Hector Timerman came to London to advance Argentina’s diplomatic offensive on the Falkland Islands. But such is the impasse between London and Buenos Aires, he was forced instead make his case from a sofa in his country’s Mayfair embassy.
Attempts by the Argentinian foreign minister to secure a one-on-one meeting with his British counterpart foundered last week on William Hague’s insistence that any discussions on the islands should happen in the company of representatives from Port Stanley.
The refusal of the most senior Argentine minister to visit Britain for several years to even sit down with Falklanders is founded on an insistence - reflected in a 1965 UN resolution - that talks on the islands can only take place between the two sovereign governments.
But behind it is a renewed confidence and increasingly robust belief in Argentina that its cherished goal of wresting Las Malvinas from Britain’s “colonial” grip is within reach as its former enemy’s power and international support wains.
Sat in a well-appointed drawing room in the embassy building a stone’s throw from Claridge’s - and a world away from Westminster’s flat rejection of any negotiations over sovereignty - Mr Timerman told The Independent that the United Kingdom was increasingly isolated on the world stage concerning the Falklands.
Rejecting criticism that Argentina’s flag-waving on the Falklands has been an attempt by President Cristina Fernandez de Kirchner’s government to distract attention from Argentina’s economic problems, Mr Timerman said the tide had turned against Britain’s administration over islands some 8,000 miles from London.
He said: “I think it is the United Kingdom that is going through an economic crisis and is becoming isolationist, more than Argentina. They want to get out of the European Union, there is a sense here that you want to stop the world and get out.
“That is not the case for Argentina, that is why you have seen so many countries support the Argentinian position. I think we have a very good economic situation right now [so] we can face with much strength the issue of the Malvinas.”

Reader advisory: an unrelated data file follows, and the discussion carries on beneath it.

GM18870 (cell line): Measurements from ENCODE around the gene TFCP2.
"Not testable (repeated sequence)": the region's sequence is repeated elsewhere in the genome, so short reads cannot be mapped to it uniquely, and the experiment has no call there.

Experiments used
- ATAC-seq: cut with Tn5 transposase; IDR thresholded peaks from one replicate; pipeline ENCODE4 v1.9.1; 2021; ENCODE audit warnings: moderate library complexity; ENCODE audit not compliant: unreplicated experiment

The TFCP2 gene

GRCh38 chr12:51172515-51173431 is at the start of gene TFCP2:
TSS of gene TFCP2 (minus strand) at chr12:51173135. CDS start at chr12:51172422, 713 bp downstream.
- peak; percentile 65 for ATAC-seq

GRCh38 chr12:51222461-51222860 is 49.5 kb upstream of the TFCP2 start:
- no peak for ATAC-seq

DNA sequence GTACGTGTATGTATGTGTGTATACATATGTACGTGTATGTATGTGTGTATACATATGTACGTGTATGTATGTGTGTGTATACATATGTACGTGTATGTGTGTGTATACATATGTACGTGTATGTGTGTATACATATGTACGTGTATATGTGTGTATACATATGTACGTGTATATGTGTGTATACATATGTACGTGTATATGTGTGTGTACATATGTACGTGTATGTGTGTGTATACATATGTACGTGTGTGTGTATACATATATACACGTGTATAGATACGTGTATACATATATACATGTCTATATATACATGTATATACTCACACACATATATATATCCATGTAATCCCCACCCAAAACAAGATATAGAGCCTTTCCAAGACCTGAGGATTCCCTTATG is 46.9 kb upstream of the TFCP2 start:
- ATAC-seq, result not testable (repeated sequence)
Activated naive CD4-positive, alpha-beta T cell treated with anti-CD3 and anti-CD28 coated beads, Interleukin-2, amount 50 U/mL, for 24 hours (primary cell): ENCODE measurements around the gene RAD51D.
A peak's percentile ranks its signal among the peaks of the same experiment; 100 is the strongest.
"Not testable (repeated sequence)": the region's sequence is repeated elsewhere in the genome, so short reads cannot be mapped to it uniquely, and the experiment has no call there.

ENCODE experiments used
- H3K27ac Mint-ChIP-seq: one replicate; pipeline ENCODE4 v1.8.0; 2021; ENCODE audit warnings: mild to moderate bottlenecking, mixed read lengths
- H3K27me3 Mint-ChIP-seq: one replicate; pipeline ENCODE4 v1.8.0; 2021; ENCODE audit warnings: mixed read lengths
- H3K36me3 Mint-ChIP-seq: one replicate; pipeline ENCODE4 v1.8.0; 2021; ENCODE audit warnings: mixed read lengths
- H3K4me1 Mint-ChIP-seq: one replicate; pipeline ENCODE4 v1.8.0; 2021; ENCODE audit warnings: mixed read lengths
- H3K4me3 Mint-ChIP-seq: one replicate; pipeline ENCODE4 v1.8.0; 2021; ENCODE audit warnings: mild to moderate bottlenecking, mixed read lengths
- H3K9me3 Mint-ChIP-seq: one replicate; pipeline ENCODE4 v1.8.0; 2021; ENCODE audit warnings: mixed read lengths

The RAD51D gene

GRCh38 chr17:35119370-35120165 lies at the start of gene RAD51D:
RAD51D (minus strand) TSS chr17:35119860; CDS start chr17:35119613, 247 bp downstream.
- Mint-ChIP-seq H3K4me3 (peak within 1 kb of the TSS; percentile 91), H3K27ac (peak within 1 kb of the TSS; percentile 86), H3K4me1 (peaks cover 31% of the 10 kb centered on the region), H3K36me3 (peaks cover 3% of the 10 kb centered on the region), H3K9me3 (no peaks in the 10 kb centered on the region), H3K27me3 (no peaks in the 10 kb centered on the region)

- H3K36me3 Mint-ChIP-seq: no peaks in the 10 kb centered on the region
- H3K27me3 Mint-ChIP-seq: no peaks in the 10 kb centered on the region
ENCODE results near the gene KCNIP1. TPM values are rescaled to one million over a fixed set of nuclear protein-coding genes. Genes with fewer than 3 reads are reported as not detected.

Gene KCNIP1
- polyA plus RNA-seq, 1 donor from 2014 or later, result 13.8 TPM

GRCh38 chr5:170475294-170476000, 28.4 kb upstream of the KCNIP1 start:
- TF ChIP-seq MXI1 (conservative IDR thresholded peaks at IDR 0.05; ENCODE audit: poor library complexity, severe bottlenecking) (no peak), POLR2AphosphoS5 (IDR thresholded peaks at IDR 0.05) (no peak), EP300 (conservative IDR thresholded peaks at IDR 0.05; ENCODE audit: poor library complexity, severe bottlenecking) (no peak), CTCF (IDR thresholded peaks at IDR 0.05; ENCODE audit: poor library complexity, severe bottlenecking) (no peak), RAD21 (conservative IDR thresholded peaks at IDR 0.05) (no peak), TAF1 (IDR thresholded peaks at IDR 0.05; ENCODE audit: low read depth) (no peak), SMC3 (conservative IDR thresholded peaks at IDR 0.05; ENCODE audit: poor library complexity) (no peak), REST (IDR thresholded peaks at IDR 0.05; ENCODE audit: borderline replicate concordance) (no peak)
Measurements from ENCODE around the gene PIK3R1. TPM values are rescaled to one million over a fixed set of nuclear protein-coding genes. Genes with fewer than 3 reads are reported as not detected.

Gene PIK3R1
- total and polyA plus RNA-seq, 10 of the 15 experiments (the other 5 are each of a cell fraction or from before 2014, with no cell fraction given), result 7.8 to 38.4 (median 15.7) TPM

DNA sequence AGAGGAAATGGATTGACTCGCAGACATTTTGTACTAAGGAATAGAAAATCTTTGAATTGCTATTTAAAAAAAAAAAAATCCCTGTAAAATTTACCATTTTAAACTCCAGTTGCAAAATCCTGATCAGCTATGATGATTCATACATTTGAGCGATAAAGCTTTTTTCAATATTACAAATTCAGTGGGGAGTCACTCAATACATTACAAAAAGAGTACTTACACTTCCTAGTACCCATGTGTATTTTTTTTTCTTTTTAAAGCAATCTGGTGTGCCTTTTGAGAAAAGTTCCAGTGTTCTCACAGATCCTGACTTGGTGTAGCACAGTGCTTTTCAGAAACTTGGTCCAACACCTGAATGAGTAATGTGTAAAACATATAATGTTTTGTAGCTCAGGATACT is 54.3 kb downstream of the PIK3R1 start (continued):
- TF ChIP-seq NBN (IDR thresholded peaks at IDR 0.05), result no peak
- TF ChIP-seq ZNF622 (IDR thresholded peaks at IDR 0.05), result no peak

Given that both the United States and the European Union state that they recognise Britain’s “de facto administration” of the Falklands and that any sovereignty dispute must be resolved directly between London and Buenos Aires, observers may view this as an overstatement.
But there is now sign from Argentina’s most senior diplomat of any lowering in the tone of the uncompromising - if not rancorous - rhetoric that has characterised exchanges between the two countries over the Falklands both before and after last year’s 20th anniversary of the 1982 war which claimed more than 900 British and Argentine lives.
Mr Timerman made it clear that the battle for the hearts and minds of the island’s 3,000 residents, who as citizens of a British Overseas Territory have UK citizenship, is not high on Argentina’s list of priorities.
Asked about the significance of next month’s referendum on the islands to ask its inhabitants if they wish to remain British, Mr Timerman said: “It is something that doesn’t mean anything because … it is asking the British citizens of the Malvinas Islands if they want to remain British.”
The foreign minister underlined that under any Argentinian control of the Falklands, its residents, who according to all polls are implacably opposed to any involvement by Buenos Aires in their affairs, the “interests” but not the “wishes” of islanders would be respected.
He said: “The interests are, for instance, their way of life, their right to have their own language, their right to be British subjects. Their wishes can be something they would like to have but they don’t have, even if they want.”
The Argentine minister, a former ambassador to Washington, denied that Buenos Aires was waging a campaign of economic harrassment against the Falklands amid complaints that cruise ships have been effectively barred from visiting the islands, claiming instead that oil exploration off the islands and the granting of 25-year fishing licences were unacceptable “unilateral decisions” by the Port Stanley government.
Mr Timerman, who father Jacobo Timerman was a respected Argentinian journalist who was imprisoned and tortured by the country’s military dictatorship in the 1970s, underlined that Argentina had foresaken any idea of once more resorting to military force in its quest to reclaim the islands.
Instead, he suggested Britain, with it large garrison on the Falklands and naval presence, was to be suspected of ignoble geo-political designs.
He said: “Argentian is a country that has not been in a war under a democratic government for over 100 years... There is almost one soldier for every two civilians living in the Malvinas. Nowhere else in the world has such a high level of militarisation.
“It is not Argentina that is a military threat to the Malvinas, it is the United Kingdom that is a military threat to Argentina. Why have they so many military personnel down there? There must be a reason - either it is the oil, the resources, Antarctica, but there must be a reason. The reason cannnot be that they are afraid of Argentina.”
Such uncompromising language would seem to make the likelihood of any entente cordiale between London and Buenos Aires unlikely. The reasons for such an impasse is, according to Mr Timerman, lie in only one direction.
He said: “I think the United Kingdom has never missed an opportunity to miss an opportunity to find a solution for the Malvinas.”